We only succeeded in growing colourless thin needles for single-crystal X-ray diffraction analysis by slow evaporation of an ethanol/acetone solution. Crystallographic data collected at room temperature with an Enraf-Nonius KappaCCD diffractometer using graphite monochromated Mo-   (  Å) radiation were therefore of limited diffraction quality (Table 1). The solid state structure of the molecule was nonetheless investigated satisfactorily from a chemical/crystallographical point of view.

tab1
Table 1: Crystal data and structure refinement for Compound 1.

Crystal unit-cell and orientation parameters were determined by the DENZO [1] auto indexing procedure, as implemented in the data collection monitoring program COLLECT [2]. Intensities recorded up to a diffraction angle, , of 22.1° were also integrated by DENZO, scaled, and then reduced using SCALEPACK-HKL2000 [2], after postrefinement of the unit-cell parameters and absorption correction based on symmetry-equivalent and repeated reflections. The structure was solved by direct methods using SIR97 [3], and all of the nonhydrogen atoms were refined anisotropically by full-matrix least-squares on using SHELXL97 [4]. All hydrogen atoms were located in difference electron-density maps, but refined as riding, with C–H = 0.93, 0.96, 0.97, and 0.98 Å for the aromatic, methyl, and methyne H atoms, respectively, O–H = 0.82 Å for hydroxyl H atoms, and with (H) (C) or 1.5 (methyl C). Crystallographic data and details of the data collection and structure refinements are listed in Table 1. The observed anisotropic thermal parameters, the calculated structure factors, and full lists of the bond distances, bond angles, torsion angles, and intermolecular H-bond interactions are given as supplementary material (Tables 2, 3, 4, 5, 6, 7, and 8). The bond lengths and bond angles are all within the expected ranges.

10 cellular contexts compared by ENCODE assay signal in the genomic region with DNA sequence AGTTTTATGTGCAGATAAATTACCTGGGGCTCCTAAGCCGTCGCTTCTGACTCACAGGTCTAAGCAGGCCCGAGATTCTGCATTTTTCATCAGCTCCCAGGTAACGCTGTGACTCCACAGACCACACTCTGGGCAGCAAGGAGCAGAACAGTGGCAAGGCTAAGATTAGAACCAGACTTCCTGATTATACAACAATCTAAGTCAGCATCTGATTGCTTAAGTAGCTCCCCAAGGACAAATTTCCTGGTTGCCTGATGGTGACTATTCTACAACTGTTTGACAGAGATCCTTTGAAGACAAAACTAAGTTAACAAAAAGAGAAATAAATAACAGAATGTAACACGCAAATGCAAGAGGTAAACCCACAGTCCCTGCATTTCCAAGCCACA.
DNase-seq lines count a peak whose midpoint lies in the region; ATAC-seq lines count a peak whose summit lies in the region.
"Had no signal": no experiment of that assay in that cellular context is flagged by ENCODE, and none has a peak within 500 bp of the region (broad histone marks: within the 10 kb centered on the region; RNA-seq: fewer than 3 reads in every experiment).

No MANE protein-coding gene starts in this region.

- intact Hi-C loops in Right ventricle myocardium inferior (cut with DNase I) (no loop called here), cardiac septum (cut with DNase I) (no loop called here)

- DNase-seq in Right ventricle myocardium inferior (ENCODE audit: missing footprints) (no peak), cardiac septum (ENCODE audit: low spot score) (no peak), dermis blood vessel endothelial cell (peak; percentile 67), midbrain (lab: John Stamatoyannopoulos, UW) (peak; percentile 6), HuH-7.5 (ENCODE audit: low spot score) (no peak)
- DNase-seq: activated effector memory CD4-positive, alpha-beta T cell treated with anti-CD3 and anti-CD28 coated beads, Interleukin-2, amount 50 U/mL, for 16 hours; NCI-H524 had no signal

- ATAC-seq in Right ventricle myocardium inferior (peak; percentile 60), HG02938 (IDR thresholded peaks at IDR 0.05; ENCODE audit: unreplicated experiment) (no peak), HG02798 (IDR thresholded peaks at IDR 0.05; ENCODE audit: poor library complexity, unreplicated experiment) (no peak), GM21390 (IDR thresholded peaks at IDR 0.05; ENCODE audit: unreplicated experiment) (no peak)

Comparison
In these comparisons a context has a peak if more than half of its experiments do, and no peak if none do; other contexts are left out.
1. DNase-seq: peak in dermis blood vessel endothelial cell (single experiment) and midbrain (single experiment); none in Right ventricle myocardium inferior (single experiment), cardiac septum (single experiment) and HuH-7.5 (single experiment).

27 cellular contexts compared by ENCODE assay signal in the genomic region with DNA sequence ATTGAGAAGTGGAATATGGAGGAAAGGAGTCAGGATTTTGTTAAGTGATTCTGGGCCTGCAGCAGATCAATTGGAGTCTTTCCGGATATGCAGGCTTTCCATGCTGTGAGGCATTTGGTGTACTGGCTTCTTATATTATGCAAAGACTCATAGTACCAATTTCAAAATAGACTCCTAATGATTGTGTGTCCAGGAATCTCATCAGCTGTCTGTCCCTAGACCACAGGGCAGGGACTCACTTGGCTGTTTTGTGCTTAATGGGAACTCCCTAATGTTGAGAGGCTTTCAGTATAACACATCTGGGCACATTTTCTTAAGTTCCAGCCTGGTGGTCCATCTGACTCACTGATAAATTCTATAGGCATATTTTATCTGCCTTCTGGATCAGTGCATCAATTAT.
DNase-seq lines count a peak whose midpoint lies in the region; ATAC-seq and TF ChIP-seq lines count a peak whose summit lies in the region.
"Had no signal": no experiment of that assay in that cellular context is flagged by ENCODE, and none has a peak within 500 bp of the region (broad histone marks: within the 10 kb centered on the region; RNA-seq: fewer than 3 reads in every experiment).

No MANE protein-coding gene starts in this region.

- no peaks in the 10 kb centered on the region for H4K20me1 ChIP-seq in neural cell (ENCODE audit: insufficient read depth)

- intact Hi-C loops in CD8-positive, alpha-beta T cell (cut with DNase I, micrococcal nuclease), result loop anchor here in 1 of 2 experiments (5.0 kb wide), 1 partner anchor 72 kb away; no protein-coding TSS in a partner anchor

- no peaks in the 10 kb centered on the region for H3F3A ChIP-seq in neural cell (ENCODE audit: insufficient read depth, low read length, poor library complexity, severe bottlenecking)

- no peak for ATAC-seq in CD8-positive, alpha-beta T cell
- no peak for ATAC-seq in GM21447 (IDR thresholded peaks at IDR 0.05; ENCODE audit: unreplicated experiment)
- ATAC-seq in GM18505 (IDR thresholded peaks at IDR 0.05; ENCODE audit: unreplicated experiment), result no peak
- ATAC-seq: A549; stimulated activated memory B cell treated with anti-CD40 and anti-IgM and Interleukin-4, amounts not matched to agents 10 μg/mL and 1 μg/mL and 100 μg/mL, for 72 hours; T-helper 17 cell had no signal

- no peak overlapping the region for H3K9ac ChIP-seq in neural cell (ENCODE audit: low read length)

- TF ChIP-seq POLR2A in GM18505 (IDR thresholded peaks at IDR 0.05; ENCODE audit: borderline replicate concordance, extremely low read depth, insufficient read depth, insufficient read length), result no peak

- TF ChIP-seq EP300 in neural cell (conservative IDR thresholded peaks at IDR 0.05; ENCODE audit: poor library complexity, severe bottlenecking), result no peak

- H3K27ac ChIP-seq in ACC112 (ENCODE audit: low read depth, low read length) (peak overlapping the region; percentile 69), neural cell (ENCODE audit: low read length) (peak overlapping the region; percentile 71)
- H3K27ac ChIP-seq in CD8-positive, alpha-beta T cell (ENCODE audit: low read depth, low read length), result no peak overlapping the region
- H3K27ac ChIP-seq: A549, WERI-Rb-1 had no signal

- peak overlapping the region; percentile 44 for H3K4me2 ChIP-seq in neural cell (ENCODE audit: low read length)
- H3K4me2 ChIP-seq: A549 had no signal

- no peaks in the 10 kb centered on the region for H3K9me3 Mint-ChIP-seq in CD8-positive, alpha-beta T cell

tab2
Table 2: Atomic coordinates and equivalent isotropic displacement parameters (A2 ) for Compound 1. U(eq) is defined as one third of the trace of the orthogonalized tensor.
tab3
Table 3: Bond lengths (Å) for Compound 1.
tab4
Table 4: Bond angles (°) for Compound 1.
tab5
Table 5: Anisotropic displacement parameters (A2 103) for Compound 1. The anisotropic displacement factor exponent takes the form: .
tab6